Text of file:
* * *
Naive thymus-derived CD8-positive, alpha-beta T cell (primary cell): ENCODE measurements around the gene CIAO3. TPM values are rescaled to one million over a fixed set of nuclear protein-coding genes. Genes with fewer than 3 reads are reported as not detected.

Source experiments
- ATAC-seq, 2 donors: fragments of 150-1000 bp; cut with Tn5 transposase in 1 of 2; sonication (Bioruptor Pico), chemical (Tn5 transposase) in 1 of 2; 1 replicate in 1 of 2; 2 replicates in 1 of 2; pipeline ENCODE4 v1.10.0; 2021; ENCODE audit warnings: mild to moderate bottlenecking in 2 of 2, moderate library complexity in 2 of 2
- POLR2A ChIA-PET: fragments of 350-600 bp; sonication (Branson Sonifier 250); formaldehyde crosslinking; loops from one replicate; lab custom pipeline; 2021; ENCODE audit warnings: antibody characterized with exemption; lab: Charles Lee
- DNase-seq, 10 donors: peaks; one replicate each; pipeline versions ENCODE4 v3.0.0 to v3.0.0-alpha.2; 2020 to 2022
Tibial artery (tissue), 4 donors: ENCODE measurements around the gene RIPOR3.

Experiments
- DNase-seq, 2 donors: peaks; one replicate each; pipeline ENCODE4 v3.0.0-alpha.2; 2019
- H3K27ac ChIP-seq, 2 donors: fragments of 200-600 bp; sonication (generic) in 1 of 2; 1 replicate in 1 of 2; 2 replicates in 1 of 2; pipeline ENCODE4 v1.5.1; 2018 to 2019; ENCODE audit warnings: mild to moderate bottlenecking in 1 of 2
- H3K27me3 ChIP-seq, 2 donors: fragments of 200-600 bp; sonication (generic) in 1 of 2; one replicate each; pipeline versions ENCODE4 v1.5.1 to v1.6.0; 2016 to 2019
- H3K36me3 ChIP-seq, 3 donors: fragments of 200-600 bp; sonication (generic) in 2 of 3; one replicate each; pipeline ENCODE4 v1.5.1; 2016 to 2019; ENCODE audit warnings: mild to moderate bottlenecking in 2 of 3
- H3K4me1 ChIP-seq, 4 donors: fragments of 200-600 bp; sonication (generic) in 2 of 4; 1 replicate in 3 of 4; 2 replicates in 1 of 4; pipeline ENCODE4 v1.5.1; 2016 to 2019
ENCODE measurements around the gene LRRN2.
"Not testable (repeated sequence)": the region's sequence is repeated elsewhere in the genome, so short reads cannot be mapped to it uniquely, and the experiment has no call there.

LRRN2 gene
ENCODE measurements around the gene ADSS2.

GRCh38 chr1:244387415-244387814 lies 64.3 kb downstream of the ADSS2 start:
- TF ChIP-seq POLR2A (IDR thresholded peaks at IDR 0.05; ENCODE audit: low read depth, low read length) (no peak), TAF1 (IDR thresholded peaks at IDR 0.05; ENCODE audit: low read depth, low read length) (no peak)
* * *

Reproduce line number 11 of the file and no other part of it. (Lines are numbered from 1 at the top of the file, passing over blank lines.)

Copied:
- H3K36me3 ChIP-seq, 3 donors: fragments of 200-600 bp; sonication (generic) in 2 of 3; one replicate each; pipeline ENCODE4 v1.5.1; 2016 to 2019; ENCODE audit warnings: mild to moderate bottlenecking in 2 of 3